The main investment strategy for balanced funds would be to have a higher proportion in equities when equities are doing well and to reduce the proportion of equities when the equities are richly valued and not much upside is expected. However, for reasons of taxation, many mutual funds prefer or have opted for a strategy where the majority corpus is always weighted in favour of equities.
However, it is interesting to see how two large balanced funds have done over different time periods. I must say that I do not have any preference or bias for or against any fund and simply choosing them since they are popular names.
Measuring point to point returns, I get the following (annualised percentages):
6m 1yr 2yrs 3yrs 5yrs
ICICI Pru Balanced 12.2 6.3 14.2 11.0 18.9
HDFC Balanced 16.9 7.4 11.1 9.5 22.4
Sensex 6.0 3.1 9.2 3.8 16.8
With around two thirds of the money in equities, these funds have delivered far better returns than the benchmark equity index. This is simply by protecting part of the corpus in fixed income securities and by actively managing the equity allocation out of the total corpus.
These are point to point returns. Let us see how the same group has done under the SIP route, over one, three and five years:
1 year 3 years 5 years
ICICI Pru Balanced 22.7 14.8 14.1
HDFC Balanced 26.2 12.1 13.7
Kotak Sensex ETF 13.2 9.1 8.8
(returns are in annualised percentage per annum. ETF is a proxy for the BSE Sensex)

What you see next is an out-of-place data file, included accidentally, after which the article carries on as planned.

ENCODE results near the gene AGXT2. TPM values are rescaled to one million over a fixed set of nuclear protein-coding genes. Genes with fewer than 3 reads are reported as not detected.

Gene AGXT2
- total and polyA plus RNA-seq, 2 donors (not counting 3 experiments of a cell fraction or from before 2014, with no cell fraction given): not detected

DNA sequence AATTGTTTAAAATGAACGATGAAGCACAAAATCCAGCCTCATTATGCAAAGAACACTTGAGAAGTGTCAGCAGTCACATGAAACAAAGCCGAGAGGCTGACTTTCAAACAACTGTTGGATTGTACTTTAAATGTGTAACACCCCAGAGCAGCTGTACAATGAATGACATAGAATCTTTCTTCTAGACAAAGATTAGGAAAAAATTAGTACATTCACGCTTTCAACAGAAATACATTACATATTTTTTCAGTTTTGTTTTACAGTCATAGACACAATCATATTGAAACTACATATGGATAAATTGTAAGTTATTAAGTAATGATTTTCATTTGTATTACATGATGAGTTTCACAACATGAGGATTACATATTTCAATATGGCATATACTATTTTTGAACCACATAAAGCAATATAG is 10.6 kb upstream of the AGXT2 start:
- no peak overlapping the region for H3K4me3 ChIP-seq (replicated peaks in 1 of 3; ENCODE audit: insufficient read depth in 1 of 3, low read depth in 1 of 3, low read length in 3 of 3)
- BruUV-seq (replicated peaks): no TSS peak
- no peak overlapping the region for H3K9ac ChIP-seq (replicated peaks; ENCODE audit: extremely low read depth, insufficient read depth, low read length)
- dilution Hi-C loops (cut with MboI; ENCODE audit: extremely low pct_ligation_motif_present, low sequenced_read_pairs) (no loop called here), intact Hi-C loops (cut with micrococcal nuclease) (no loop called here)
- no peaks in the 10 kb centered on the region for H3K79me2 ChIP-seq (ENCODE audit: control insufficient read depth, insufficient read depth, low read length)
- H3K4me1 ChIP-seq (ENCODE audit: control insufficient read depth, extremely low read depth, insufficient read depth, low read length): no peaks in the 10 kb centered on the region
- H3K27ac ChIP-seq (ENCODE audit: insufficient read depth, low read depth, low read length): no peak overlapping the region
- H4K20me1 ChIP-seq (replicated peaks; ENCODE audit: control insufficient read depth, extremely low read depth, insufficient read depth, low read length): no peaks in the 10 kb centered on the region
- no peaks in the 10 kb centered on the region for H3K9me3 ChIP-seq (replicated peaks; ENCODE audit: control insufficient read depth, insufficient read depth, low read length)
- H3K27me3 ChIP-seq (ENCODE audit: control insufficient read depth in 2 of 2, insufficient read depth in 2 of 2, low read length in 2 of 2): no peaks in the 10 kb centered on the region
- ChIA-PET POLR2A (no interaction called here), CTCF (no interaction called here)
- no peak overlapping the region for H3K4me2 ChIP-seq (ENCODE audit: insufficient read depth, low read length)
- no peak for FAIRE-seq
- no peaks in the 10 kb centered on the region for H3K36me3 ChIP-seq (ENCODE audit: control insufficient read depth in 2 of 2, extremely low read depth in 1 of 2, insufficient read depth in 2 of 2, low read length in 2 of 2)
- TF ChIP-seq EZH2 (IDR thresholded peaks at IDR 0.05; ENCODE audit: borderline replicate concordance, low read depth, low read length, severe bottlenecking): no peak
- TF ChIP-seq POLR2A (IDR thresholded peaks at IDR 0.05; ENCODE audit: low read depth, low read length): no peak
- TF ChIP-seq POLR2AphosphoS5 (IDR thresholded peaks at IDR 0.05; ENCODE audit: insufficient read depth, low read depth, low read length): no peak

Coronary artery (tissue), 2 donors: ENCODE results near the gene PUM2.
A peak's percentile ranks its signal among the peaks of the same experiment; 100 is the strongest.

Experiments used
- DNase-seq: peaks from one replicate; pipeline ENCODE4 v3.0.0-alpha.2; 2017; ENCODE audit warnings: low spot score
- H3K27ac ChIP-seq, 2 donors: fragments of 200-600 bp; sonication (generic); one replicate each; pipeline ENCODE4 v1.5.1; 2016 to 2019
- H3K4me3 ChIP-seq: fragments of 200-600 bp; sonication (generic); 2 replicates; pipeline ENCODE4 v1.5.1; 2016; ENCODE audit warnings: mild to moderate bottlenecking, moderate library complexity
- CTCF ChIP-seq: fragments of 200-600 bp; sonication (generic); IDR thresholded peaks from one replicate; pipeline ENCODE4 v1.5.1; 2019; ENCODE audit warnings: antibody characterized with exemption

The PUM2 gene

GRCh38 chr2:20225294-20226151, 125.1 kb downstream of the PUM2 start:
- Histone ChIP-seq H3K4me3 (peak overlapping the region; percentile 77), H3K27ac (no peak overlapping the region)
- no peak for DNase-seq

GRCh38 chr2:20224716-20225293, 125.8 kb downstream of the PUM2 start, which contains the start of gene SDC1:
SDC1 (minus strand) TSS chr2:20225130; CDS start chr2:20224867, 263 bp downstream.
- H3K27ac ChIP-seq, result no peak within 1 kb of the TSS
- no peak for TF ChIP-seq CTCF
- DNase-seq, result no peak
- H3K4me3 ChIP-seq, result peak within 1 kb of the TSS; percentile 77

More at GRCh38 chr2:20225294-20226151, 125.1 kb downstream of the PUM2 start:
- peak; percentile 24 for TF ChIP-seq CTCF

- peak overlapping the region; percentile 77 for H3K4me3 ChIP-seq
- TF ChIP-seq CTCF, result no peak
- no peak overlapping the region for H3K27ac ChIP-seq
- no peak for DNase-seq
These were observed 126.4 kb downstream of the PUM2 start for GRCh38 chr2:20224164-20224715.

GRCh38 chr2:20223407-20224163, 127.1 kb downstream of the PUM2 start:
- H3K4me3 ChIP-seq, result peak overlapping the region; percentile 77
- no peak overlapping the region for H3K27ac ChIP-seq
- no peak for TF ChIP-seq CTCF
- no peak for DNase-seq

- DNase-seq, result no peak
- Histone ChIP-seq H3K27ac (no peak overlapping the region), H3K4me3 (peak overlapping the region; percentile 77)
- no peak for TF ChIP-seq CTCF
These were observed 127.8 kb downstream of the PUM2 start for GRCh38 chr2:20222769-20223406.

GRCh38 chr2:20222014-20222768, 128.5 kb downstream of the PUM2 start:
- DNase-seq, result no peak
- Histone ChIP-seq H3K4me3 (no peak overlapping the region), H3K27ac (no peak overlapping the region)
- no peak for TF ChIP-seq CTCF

Again, the active fund managers have beaten the passive indices by a big margin even under the SIP route.
Balanced funds are generally ignored by most investors simply because most assume that it is only a matter of allocating funds between equities and debt. However, the window of flexibility in changing the allocation between the asset classes actively is what seems to have given the extra edge to balanced funds as opposed to plain equities. And one can clearly see that the returns seem to be far higher in the SIP route.
Another interesting thing is that the SIP route shows balanced funds to be at a huge advantage as opposed to the index. Typically, if we take the SIP route in equity funds as opposed to the equity indices, the difference would not be of this magnitude.
Many investors think Balanced Funds are inferior to Income funds. However, Income funds in India have not done well over the last decade, simply because of the interest rate movements that have been wild. Following were the Income fund category returns (annualised) ;
5 years- 6.64 %
3 years- 8.13%
1 year 5.24%
Thus, Income has even lagged liquid fund returns in India. Liquid funds delivered annualised returns of 7.3%; 8.88% and 8.94% over five, three and one year periods, respectively. Thus, I would totally avoid Income funds and look at Liquid funds and Balanced Funds provide excellent options in the mutual fund investment route. If I had invested through the SIP in Franklin India Bluechip Fund, I would have got annualised returns of 10.25%, 8.89% and 14.5% over 5, 3 and 1 year periods. Again, the Balanced fund options have done better.
Well one could argue that the Balanced Fund performance has been good because of smaller size relative to the good equity funds. For instance, a fund like HDFC Top 200 has a huge corpus and investing that money in to good ideas is a tough ask. And small investments, even if they have great returns, do not impact the overall scheme performance. Thus, size can become an enemy of performance. However, even in those large sizes, the SIP route has delivered better than the stock indices.
So, next time you are thinking of a SIP through the mutual fund route, I would recommend a decent allocation to the Balanced Funds.
February 1st, 2014